No, not remotely secure. You have no guarantee that cookies aren't stored in plain text (and in fact, most implementations do store them as plain text).
Mind you, "remember me" is inherently insecure, as anyone intercepting the cookie gets access to the application. But exposing a user's password takes it a step further down the insecurity ladder. :-) And probably makes the user really mad, if they find out.
I use an encrypted cookie string which incorporates the user's account name combined with a token that is in no (other) way associated with the user's account except in a table on my server. When the user returns to the site, we decrypt the cookie and look up whether that token is in fact associated with that account. The token (and therefore cookie) changes every auto-login, and invalidates the one used for that auto-login. (There's a many-to-one relationship between the tokens and the account, to allow for auto-login from multiple locations. You could limit that if you like.) Tokens time out if they aren't used within X days. (This is not only done by limiting the duration of the cookie; it's done server-side as well.) There are a few other things I throw in there to make life a bit difficult for someone trying to decode the cookie (having successfully decrypted it) or use a stolen cookie (which doesn't require decryption), but there's no point in going overkill (again, "remember me" is inherently insecure).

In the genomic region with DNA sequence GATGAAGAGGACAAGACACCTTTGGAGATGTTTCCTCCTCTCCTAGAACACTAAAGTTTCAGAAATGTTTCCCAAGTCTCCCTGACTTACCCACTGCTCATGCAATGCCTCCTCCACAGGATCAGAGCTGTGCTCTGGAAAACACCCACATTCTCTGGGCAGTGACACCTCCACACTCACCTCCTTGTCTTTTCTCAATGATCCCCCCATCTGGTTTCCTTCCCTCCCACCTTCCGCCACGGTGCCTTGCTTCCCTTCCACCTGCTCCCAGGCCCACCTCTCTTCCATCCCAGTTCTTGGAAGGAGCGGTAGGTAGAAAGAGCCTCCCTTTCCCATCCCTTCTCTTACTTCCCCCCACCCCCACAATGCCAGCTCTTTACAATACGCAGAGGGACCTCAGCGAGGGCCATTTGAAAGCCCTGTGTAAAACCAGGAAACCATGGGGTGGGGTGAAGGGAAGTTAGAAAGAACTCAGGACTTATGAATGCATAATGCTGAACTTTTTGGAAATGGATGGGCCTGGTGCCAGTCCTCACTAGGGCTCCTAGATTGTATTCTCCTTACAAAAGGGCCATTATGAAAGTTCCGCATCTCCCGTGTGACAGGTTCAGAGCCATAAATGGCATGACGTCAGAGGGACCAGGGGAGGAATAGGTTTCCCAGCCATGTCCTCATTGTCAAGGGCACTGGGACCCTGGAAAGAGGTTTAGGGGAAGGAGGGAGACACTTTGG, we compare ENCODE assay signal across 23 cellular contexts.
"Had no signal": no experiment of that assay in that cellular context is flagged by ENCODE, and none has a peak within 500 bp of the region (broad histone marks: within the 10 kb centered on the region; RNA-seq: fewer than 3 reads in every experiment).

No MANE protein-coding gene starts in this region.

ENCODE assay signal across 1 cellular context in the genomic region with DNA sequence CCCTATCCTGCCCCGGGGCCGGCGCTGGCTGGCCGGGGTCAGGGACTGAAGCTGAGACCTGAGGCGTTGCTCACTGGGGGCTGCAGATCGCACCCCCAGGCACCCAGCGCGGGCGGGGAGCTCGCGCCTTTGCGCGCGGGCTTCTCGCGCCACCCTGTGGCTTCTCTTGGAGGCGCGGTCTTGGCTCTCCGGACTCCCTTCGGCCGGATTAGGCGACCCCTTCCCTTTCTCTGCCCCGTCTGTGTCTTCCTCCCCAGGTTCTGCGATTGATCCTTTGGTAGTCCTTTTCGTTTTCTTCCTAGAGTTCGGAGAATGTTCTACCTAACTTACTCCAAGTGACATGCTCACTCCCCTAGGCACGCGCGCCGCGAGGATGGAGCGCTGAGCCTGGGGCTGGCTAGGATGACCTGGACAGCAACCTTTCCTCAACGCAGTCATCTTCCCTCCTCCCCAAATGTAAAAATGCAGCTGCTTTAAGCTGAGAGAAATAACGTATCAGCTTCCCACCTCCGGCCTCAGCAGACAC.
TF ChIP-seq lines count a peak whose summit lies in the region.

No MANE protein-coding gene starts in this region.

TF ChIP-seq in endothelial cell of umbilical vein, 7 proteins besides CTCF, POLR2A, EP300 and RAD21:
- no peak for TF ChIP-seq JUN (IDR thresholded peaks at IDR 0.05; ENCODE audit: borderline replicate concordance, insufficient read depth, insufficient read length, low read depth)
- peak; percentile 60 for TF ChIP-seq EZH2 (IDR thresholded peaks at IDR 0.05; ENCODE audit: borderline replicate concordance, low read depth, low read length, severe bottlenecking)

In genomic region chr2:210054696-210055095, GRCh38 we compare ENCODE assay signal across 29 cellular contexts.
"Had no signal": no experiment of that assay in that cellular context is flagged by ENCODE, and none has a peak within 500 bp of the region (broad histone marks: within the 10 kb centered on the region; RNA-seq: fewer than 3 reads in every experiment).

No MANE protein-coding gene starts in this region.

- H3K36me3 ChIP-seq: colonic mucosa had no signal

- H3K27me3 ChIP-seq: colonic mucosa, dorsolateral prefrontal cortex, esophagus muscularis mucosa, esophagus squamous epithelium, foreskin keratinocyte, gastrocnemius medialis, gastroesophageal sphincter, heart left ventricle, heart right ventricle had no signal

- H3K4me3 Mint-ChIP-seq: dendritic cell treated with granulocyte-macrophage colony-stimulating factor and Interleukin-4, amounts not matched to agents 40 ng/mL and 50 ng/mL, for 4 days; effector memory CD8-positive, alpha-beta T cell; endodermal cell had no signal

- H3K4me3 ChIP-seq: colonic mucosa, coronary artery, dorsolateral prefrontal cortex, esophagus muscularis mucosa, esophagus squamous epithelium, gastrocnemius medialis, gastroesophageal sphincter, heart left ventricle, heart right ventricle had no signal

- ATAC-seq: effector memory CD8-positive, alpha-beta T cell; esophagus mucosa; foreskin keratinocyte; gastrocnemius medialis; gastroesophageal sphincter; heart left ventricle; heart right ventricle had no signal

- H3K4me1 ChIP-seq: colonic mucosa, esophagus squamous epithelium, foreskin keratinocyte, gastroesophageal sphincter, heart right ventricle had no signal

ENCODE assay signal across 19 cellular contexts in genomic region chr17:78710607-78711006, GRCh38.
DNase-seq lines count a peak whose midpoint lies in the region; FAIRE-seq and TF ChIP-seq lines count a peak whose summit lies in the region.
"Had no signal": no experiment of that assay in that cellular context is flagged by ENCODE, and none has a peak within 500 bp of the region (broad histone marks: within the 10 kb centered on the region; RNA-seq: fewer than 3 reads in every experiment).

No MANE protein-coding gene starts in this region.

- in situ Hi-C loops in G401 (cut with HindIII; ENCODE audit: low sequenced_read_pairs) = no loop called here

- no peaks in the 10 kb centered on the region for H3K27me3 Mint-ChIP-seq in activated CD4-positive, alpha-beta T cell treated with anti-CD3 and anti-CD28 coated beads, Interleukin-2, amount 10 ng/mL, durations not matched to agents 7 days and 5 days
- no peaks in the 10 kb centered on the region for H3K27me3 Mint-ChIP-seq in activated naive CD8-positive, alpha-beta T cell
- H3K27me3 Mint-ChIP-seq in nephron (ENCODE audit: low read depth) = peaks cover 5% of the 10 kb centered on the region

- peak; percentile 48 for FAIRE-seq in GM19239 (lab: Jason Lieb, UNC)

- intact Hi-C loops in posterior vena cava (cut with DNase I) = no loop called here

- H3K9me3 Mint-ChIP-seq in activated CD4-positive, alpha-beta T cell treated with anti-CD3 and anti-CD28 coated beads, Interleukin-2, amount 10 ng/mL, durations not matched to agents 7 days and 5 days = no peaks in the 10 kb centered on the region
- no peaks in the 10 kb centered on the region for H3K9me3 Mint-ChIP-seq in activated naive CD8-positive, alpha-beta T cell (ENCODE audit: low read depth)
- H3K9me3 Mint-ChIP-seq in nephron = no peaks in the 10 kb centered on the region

I use that on a site where robust security is not really necessary (obviously) and which has a large number of dynamic-IP clients, and so I don't try to lock it down to an IP. But even locking it down to an IP doesn't make it secure, it just reduces the attack surface a bit.
You may be wondering why I have the username in the cookie. For straight "remember me" purposes, I wouldn't recommend having it there, even if it is encrypted (after all, it's half of the authentication pair in a username+password system). I was a bit surprised to find it in our cookie when I looked at the format when reminding myself how we did this for this question; but then I saw the comments explaining why it's there and there are reasons unrelated to "remember me" (not necessarily persuasive reasons, in hindsight, but reasons).
On a final note, the fact that "remember me" is inherently insecure is one of many reasons why site logs are very important, and why you should require password reverification in the process of allowing changes to important account information (to make it harder for someone having stolen the cookie to take ownership of the account).